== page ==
Rowers trying for trans-Atlantic mark

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Four Dutchmen hope to row from New York to the Scilly Islands in less than 55 days

Four Dutchmen are attempting to break a long-standing record by rowing across the Atlantic in less than 55 days. The team boarded a specially built 36-foot rowing boat May 27 and set off from New York City for the Scilly Islands southwest of Cornwall, England.

As you read this, the rowers remain on the Atlantic and hope to reach the Scilly Islands July 16, making the passage in 50 days. If all goes as planned, they will then row to their home city of Rotterdam, Netherlands, having covered more than 3,400 nautical miles.

“This is going to be quite an adventure,” says 28-year-old rower Maarten Staarink just days before departing. “We will face many challenges at sea, but we are confident that we can do this. We are all very excited.”

In addition to Staarink, the team is composed of Gijs Groeneveld, 26, Robert Hoeve, 27, and Jaap Koomen, 31. The men, who met while studying at Erasmus University in Rotterdam, each put their careers on hold to take part in the trip.

The rowers plan to follow the same route the Holland-America Line made between New York and Rotterdam, according to information on the team Web site, www.oceanfours.com. The record they are trying to beat was set in 1896 by two Norwegian fishermen who rowed an 18-foot skiff from New York to the Scilly Islands — one of Holland-America’s original stopovers — in 55 days. The record for that route has never been broken.

“We figured if we are going to do something like row across the Atlantic Ocean, we should try and break a record while we’re at it,” Koomen says.

Rowing with the Gulf Stream, the crew hopes to average 2.5 to 3 knots. Once the rowers complete the leg of the voyage to the Scilly Islands, they will resupply and proceed to their finish in Rotterdam.

The rowers realize that rowing the Atlantic, especially since they had no prior experience, might seem strange to some. The decision to take on this challenge, they say, was unexpected.

“This isn’t what we had planned to do,” says Koomen. “Maarten and I are sailors and were always thinking about sailing around the world. When we found a race for us, Robert and Gijs wanted to compete, as well. But the race didn’t work out. We took some time, talked about things and decided to do it ourselves, to row and to break a record.”

Staarink says rowing the Atlantic was a more logical undertaking than sailing. “With sailing, you need a lot of experience to do something like going across an ocean,” he says. “Two of us aren’t sailors. You can learn how to row in only a few years. That seemed like the best thing to do.”

The men began pitching their idea to potential sponsors in October 2002. Representatives from Vopak, a global provider of storage facilities for liquid chemical and oil products, were particularly interested in supporting the effort.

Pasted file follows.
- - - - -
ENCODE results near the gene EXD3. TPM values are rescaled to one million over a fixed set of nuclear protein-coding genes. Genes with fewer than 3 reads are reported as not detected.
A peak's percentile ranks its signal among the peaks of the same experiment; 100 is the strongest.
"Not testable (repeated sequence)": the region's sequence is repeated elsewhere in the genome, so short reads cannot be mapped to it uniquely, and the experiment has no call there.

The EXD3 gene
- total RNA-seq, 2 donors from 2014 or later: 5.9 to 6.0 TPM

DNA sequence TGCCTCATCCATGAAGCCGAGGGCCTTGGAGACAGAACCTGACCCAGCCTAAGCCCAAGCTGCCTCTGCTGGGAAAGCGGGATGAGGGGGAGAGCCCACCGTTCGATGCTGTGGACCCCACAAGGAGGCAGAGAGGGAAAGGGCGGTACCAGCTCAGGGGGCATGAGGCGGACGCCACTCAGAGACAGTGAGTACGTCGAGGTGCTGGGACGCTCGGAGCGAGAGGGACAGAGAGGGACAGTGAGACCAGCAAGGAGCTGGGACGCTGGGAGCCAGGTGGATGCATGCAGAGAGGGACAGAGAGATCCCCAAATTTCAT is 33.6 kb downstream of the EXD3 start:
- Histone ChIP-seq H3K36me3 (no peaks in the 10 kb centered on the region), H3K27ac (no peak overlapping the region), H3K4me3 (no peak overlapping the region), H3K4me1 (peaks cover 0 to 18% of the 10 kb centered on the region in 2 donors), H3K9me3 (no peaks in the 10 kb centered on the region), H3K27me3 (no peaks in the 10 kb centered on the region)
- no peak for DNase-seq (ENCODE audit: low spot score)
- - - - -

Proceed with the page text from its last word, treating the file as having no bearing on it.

“These guys are thinking the unthinkable and doing the impossible, proving that with concentration and some training, anything is possible,” says Vopak CFO Jack de Kreij. “Plus, they are energetic, have common sense, and make a good team. We are happy to support something like this.”

In all, the team raised around $280,000 from 45 sponsors and nearly 100 individual contributors. Then came the task of learning how to row. In early 2003 the friends contacted accomplished rower Max Kloosterman and started a 2-1/2-year training plan.

“Learning to row isn’t always easy,” Kloosterman says. “But these guys are driven. Overall, their preparation went by quickly and easily.”

Construction of their boat, Vopak Victory, began in June 2004 and took about four months to finish. It has forward and aft cabins. The aft cabin can accommodate three people and is used for cooking, eating, navigation and sleeping. The forward cabin is used for storing provisions, clothing and medicine. Also on board is a desalinator capable of producing nearly 4 gallons of water per hour, a bilge pump and solar-charged batteries.

To help ensure the crew’s safety, the boat is self-righting, and is equipped with a short-range VHF radio, satellite e-mail and phone systems, an EPIRB, life raft and life vests. Although the men were confident in their rowing capabilities, they admitted just days before leaving New York City that they were concerned about weather and other potential hazards.

“Things can get dangerous in the middle of the ocean,” Staarink says. “We will have to be mindful of waves, weather and of large container ships. If the boat rolls and we have serious damage or serious injury, we’ll have to stop. We hope to be able to manage all of the obstacles, though.”

The crew’s safety also is a concern for families and friends. “I’m excited for them and hope they come back successful but, well, also safe,” says Staarink’s sister, Janneke. “They’ve put a lot of effort into this.”

Koomen says that one of the team’s strengths is the bond the men have formed since they began training. “We’ve been at this for almost three years,” he says. “We’ve managed to learn a lot from and about each other in that time and will continue to. I’m completely confident in this team.”

And even if they don’t beat the 55-day record, the rowers say they won’t be too disappointed. “If we can cross an ocean and make it safely, that’s still something,” Groeneveld says. “This is going to be an experience. We’re excited to be out there and to have the adventure.”